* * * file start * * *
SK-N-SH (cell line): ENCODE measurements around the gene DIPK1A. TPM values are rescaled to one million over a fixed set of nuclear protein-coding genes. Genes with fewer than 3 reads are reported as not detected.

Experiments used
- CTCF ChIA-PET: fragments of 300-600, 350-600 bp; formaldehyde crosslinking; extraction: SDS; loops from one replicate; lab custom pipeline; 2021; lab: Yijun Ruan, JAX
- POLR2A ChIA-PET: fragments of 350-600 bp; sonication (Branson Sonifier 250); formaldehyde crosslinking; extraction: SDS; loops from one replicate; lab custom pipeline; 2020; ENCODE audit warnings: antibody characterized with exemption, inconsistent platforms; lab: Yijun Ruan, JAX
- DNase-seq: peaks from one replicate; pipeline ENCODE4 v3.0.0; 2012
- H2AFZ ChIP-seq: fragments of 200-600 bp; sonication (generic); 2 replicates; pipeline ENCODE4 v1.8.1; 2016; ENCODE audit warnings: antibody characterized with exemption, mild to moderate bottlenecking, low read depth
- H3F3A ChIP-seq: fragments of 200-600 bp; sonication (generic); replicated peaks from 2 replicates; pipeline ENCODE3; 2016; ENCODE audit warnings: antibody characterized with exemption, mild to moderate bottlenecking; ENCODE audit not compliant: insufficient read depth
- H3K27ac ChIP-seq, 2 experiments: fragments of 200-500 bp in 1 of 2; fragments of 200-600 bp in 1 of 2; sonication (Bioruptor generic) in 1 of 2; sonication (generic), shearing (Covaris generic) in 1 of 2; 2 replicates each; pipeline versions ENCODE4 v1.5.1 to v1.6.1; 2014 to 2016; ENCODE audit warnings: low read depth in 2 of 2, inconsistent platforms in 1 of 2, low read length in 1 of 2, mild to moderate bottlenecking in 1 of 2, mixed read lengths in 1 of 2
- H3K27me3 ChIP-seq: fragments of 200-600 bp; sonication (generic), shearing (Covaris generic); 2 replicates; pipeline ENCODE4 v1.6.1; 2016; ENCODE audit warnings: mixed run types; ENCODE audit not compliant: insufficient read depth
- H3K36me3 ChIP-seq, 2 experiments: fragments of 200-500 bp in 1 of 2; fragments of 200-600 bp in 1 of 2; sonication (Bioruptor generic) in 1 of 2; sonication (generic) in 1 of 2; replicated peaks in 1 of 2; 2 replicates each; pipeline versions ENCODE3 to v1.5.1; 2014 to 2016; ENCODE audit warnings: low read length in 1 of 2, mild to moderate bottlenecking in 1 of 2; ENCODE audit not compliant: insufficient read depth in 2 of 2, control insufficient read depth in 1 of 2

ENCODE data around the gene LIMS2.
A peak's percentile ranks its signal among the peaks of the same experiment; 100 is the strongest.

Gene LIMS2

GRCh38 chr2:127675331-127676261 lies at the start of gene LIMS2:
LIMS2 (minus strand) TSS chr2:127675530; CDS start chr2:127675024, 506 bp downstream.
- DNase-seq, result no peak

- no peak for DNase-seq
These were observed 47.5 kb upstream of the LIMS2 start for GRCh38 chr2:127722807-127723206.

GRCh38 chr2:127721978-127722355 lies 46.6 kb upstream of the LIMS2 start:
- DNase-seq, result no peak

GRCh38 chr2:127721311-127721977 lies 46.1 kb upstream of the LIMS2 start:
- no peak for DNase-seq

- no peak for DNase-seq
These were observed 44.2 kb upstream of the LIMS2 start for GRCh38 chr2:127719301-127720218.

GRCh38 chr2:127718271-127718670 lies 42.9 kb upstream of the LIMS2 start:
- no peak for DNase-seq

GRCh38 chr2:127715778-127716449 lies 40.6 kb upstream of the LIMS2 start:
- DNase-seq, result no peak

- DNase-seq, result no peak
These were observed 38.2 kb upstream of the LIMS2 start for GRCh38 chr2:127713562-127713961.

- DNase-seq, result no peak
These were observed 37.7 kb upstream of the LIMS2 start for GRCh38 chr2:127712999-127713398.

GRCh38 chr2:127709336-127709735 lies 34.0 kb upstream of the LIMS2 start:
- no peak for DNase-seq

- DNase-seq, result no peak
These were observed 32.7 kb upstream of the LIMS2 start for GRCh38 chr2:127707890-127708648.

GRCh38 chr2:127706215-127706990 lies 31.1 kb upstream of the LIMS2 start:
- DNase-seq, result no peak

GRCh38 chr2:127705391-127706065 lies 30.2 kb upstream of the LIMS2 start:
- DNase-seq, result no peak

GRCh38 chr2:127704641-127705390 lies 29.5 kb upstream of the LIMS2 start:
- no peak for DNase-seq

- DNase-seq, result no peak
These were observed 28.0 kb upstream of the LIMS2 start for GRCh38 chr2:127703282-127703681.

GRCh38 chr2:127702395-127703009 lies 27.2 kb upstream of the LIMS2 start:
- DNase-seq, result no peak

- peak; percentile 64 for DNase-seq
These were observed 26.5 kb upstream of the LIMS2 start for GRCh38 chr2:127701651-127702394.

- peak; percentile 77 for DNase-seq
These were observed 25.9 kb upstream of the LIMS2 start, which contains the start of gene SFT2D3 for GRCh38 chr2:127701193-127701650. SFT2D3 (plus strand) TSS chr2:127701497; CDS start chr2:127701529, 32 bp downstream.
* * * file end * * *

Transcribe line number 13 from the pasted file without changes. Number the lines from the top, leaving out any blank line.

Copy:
Gene LIMS2